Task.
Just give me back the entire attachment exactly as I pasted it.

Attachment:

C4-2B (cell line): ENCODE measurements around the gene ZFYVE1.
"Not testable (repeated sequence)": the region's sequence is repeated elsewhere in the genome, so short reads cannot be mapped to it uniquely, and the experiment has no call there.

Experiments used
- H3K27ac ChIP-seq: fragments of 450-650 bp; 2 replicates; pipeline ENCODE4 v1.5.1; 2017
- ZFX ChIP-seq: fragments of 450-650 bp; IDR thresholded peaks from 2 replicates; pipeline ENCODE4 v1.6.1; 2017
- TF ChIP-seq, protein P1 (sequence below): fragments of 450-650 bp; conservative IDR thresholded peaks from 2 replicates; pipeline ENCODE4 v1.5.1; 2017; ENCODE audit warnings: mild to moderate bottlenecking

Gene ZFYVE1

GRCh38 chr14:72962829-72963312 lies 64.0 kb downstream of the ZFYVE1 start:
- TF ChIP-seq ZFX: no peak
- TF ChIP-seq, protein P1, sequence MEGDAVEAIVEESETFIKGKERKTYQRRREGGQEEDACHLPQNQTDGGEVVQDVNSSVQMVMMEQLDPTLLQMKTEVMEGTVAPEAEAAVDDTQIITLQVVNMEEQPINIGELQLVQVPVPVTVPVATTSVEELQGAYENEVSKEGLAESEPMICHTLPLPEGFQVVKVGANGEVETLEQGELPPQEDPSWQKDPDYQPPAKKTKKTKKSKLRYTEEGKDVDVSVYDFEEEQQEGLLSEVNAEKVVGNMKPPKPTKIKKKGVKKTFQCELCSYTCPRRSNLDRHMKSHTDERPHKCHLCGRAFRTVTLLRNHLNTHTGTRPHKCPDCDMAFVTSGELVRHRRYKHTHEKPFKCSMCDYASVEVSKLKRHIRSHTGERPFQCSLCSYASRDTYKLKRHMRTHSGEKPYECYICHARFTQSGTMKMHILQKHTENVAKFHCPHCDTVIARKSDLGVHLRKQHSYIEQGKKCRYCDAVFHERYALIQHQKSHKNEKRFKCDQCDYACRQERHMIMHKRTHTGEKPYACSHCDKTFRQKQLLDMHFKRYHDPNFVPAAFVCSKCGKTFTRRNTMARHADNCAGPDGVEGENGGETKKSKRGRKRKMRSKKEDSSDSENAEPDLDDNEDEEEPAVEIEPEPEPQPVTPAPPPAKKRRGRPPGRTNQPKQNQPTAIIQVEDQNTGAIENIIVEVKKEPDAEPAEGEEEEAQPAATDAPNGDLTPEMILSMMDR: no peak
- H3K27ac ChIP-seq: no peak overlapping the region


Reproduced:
C4-2B (cell line): ENCODE measurements around the gene ZFYVE1.
"Not testable (repeated sequence)": the region's sequence is repeated elsewhere in the genome, so short reads cannot be mapped to it uniquely, and the experiment has no call there.

Experiments used
- H3K27ac ChIP-seq: fragments of 450-650 bp; 2 replicates; pipeline ENCODE4 v1.5.1; 2017
- ZFX ChIP-seq: fragments of 450-650 bp; IDR thresholded peaks from 2 replicates; pipeline ENCODE4 v1.6.1; 2017
- TF ChIP-seq, protein P1 (sequence below): fragments of 450-650 bp; conservative IDR thresholded peaks from 2 replicates; pipeline ENCODE4 v1.5.1; 2017; ENCODE audit warnings: mild to moderate bottlenecking

Gene ZFYVE1

GRCh38 chr14:72962829-72963312 lies 64.0 kb downstream of the ZFYVE1 start:
- TF ChIP-seq ZFX: no peak
- TF ChIP-seq, protein P1, sequence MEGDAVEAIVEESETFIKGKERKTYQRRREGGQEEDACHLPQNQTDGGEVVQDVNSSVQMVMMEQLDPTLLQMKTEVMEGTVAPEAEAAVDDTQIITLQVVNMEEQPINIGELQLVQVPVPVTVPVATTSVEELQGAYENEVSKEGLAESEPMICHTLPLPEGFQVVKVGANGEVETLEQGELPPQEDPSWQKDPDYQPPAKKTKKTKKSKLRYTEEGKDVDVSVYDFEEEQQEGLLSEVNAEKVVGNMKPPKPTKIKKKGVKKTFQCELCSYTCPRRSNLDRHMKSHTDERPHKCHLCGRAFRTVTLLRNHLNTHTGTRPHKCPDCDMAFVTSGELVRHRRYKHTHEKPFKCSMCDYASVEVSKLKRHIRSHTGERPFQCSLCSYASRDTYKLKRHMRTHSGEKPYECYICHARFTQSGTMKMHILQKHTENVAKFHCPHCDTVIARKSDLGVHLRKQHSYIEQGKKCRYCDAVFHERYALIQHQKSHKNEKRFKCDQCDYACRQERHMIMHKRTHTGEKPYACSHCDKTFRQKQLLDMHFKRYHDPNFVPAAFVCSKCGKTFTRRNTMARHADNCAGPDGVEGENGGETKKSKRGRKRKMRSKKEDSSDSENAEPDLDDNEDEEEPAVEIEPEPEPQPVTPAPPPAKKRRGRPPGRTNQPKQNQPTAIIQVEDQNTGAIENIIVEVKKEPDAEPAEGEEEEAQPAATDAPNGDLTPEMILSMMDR: no peak
- H3K27ac ChIP-seq: no peak overlapping the region